This is a little bit more secure than raw eval and is good enough to a simple framework like the one we are building.

Proxies

Now we can use Object.defineProperty to wrap every data object’s property, use call() to evaluate arbitrary expressions, and tell what properties have been directly or indirectly accessed by the expression. We also should be able to tell when the expression has to be re-evaluated because one of its variables have changed:

const data = {a: 1, b: 2, c: 3, d: 'foo'}; // Data model
const vars = {}; // List of variables used by expression
// Wrap data fields into a proxy that monitors all access
for (const name in data) {
  let prop = data[name];
  Object.defineProperty(data, name, {
    get() {
      vars[name] = true; // variable has been accessed
      return prop;
    },
    set(val) {
      prop = val;
      if (vars[name]) {
        console.log('Re-evaluate:', name, 'changed');
      }
    }
  });
}
// Call our expression
call('(a+c)*2', data);
console.log(vars); // {"a": true, "c": true} -- these two variables have been accessed
data.a = 5;  // Prints "Re-evaluate: a changed"
data.b = 7;  // Prints nothing, this variable does not affect the expression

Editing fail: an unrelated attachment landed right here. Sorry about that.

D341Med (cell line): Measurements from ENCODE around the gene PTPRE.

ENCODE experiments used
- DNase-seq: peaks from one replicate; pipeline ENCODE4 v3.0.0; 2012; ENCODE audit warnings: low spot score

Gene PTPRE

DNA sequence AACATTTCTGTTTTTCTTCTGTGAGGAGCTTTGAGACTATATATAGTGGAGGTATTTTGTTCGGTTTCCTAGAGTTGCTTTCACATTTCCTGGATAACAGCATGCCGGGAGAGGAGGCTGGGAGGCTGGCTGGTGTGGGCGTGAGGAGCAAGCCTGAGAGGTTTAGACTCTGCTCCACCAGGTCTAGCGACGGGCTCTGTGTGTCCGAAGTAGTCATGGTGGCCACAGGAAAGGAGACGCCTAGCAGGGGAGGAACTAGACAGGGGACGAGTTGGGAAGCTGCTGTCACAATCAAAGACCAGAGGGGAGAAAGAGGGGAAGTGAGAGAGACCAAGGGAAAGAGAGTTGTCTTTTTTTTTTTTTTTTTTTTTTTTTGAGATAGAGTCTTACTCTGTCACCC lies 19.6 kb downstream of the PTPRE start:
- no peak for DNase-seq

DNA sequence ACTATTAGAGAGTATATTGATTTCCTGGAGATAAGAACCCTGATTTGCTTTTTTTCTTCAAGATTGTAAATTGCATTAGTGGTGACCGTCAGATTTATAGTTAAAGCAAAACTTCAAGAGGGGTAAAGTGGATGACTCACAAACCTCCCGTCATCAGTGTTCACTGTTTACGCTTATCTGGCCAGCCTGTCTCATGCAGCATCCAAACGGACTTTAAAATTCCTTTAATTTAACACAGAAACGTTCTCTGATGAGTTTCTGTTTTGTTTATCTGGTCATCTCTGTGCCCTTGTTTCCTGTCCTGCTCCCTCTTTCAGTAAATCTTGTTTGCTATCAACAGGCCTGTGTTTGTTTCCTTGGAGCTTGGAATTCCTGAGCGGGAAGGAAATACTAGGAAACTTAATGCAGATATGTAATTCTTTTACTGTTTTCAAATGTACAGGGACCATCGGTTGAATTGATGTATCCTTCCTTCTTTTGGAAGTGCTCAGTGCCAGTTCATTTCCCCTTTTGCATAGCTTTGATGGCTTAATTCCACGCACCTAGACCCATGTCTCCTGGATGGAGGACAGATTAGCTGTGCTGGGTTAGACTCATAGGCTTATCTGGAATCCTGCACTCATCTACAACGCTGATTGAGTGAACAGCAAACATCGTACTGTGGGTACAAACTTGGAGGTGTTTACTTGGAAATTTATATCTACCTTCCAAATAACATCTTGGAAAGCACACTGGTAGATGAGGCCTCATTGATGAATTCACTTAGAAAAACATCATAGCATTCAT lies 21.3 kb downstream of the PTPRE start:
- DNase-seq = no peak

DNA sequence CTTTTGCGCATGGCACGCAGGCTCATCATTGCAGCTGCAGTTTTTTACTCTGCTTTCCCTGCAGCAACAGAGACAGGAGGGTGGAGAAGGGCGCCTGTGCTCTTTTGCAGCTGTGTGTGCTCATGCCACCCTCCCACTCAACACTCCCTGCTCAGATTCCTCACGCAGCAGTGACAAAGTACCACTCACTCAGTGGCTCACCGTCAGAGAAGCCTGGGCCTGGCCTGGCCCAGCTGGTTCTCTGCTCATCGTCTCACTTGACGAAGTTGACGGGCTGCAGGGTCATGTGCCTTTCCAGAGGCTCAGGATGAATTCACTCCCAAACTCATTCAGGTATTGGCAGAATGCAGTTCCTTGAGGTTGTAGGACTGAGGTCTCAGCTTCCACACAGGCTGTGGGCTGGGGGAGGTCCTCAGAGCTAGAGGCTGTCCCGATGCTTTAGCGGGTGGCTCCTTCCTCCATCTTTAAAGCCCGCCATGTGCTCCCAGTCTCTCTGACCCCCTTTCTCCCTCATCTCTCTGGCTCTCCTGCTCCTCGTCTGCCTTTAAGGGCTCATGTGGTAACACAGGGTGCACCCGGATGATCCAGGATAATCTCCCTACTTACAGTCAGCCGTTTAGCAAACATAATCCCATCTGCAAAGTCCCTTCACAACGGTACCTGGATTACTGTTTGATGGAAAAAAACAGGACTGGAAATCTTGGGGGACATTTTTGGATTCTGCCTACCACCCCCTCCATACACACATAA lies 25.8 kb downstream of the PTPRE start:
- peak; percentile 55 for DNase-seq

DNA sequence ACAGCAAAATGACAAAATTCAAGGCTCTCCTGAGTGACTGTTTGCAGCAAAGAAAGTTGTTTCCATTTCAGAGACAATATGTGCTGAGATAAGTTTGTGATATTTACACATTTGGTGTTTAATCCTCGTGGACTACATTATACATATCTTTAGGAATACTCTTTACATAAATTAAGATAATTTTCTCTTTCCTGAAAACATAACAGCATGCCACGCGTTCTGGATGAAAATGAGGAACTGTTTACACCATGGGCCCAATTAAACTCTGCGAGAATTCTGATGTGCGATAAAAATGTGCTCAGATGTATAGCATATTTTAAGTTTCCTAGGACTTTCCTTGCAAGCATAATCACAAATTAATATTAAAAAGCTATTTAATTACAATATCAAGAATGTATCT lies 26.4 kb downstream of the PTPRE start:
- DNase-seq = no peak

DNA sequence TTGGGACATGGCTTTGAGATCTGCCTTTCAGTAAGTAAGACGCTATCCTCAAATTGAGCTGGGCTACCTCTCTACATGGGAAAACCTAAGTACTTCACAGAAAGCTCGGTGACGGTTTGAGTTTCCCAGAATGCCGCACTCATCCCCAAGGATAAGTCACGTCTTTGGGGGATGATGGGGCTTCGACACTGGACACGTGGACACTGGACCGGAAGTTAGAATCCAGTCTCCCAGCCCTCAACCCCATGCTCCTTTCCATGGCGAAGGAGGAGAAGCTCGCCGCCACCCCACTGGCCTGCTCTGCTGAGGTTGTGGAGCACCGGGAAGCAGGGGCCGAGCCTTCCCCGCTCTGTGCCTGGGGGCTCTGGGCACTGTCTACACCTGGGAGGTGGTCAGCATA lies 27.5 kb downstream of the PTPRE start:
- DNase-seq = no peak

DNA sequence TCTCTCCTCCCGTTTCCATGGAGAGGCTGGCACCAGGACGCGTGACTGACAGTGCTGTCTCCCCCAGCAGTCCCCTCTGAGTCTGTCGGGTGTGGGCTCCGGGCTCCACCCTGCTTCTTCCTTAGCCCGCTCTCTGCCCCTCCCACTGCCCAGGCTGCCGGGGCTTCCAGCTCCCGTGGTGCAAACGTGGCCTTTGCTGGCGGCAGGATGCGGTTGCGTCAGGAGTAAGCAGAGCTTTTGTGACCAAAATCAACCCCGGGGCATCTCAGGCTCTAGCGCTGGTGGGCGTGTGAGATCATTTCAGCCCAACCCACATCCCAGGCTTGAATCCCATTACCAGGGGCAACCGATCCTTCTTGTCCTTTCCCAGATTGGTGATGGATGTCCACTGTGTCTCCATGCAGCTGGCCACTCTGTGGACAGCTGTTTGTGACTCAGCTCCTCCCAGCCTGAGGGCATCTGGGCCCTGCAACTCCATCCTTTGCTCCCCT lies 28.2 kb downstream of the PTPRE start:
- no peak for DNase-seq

data.c = 11; // Prints "Re-evaluate: c changed"
data.d = 13; // Prints nothing.

Directives

Now we can evaluate arbitrary expressions and keep track of which expressions to evaluate when one particular data variable changes. The only thing left is to assign expressions to certain DOM node properties and actually change them when data changes.

Like in VueJS, we will be using special attributes, such as q-on:click to bind event listeners, q-text to bind textContent, q-bind:style to bind CSS style and so on. I’m using “q-” prefix here because “q” sounds similar to “vue”.

Here’s an incomplete list of possibly supported directives:

const directives = {
  // Bind innerText to an expression value
  text: (el, _, val, ctx) => (el.innerText = call(val, ctx)),